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Old 11-09-2008, 11:43 AM
 
2 posts, read 12,939 times
Reputation: 15

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Hello every one:
My parents are separated and now my mother wants to make a quick claim deed of their house to me?
She is currently paying the mortgage with no help of my father.
My father does not want to sell the house and lives abroad.
Can she do that without my father being present?
Please advice. Thanks for all the help

Last edited by BstYet2Be; 11-09-2008 at 11:10 PM.. Reason: moved from the San Antonio Forum for more answers
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Old 11-09-2008, 12:01 PM
 
4,796 posts, read 13,738,177 times
Reputation: 2710
Quote:
Originally Posted by transit View Post
Hello every one:
My parents are separated and now my mother wants to make a quick claim deed of their house to me?
She is currently paying the mortgage with no help of my father.
My father does not want to sell the house and lives abroad.
Can she do that without my father being present?
Please advice. Thanks for all the help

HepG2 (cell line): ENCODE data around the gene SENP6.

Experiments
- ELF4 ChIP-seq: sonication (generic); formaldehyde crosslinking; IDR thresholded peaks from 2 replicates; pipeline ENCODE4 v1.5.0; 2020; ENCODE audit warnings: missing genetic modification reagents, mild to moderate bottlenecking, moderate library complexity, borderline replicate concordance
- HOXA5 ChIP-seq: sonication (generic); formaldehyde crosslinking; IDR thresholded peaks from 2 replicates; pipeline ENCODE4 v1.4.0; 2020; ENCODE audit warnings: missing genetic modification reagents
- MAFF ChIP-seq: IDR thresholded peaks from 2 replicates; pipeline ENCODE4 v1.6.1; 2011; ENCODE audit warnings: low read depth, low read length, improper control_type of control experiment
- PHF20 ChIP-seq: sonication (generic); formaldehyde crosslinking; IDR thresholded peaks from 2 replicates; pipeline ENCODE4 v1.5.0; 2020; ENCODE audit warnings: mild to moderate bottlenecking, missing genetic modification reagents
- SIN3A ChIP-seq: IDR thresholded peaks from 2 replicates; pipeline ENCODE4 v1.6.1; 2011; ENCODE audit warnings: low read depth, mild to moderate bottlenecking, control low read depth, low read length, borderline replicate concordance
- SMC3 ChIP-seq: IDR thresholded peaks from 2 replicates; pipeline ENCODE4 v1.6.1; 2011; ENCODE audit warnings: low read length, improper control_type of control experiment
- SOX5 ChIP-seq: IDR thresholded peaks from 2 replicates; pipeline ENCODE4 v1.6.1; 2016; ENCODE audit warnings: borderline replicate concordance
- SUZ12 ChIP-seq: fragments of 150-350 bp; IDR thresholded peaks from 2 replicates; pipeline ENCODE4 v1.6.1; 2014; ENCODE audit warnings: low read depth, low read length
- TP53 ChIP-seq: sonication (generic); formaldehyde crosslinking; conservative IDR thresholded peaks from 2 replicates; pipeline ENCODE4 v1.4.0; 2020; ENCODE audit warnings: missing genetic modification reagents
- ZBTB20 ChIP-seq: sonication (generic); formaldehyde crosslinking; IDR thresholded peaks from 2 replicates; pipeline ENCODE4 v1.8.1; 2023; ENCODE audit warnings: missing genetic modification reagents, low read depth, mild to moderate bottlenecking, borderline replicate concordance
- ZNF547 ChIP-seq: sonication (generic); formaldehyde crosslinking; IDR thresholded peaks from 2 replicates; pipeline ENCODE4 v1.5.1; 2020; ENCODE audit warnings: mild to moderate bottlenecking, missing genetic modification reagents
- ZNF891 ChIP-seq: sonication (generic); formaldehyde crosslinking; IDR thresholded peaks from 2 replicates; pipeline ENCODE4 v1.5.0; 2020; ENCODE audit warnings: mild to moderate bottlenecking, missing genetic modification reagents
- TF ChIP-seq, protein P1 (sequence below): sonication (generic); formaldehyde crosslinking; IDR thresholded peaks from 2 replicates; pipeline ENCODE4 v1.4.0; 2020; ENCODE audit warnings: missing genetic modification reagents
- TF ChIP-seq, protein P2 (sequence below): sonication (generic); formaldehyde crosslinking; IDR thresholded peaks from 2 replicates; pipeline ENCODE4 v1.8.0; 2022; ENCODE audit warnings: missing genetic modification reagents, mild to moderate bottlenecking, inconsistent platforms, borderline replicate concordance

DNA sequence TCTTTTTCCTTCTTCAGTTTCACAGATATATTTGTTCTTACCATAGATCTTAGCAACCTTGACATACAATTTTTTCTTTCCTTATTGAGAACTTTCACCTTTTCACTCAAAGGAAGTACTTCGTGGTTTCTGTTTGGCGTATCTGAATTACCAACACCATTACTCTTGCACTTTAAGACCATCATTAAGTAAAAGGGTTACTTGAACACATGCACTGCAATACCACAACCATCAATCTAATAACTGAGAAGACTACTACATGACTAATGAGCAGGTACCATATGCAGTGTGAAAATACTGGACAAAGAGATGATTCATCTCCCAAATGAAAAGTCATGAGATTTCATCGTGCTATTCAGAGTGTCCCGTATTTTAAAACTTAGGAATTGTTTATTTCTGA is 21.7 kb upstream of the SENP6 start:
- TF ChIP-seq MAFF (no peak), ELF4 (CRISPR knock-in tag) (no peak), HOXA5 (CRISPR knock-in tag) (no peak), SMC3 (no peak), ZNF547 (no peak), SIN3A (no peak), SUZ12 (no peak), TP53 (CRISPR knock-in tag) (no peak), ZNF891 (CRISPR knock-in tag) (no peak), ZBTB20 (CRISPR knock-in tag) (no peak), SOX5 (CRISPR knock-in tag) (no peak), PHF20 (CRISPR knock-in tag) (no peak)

First of all....is your mother in San Antonio? Texas? We have to know that first because state laws are different concerning community property. In Texas it's 50/50. If both names are on the deed, your father would need to "Quitclaim" any interest he has in the property, which would most likely be done after the divorce proceedings and property division. A Quitclaim deed is a legal document releasing a property owner of any claim to real property. Your mother cannot give away his half of the property. If your father files a Quitclaim, your mother can convey the property to you, but not via a Quitclaim deed. You would have to already own part of it for her to do that. Sounds like she needs to talk to her divorce attorney for advice. She/he will be able to advise on the division of real estate. If the real property is substantial, you may need to counsel with a real estate attorney to make sure you avoid exorbitant taxes by acquiring anything of value. You may have to actually "purchase" it in some form (if recommended by your attorney) to protect yourself.

Good luck!
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Old 11-09-2008, 12:01 PM
 
Location: Mid South Central TX
3,183 posts, read 7,435,370 times
Reputation: 2189
Quote:
Originally Posted by transit View Post
Hello every one: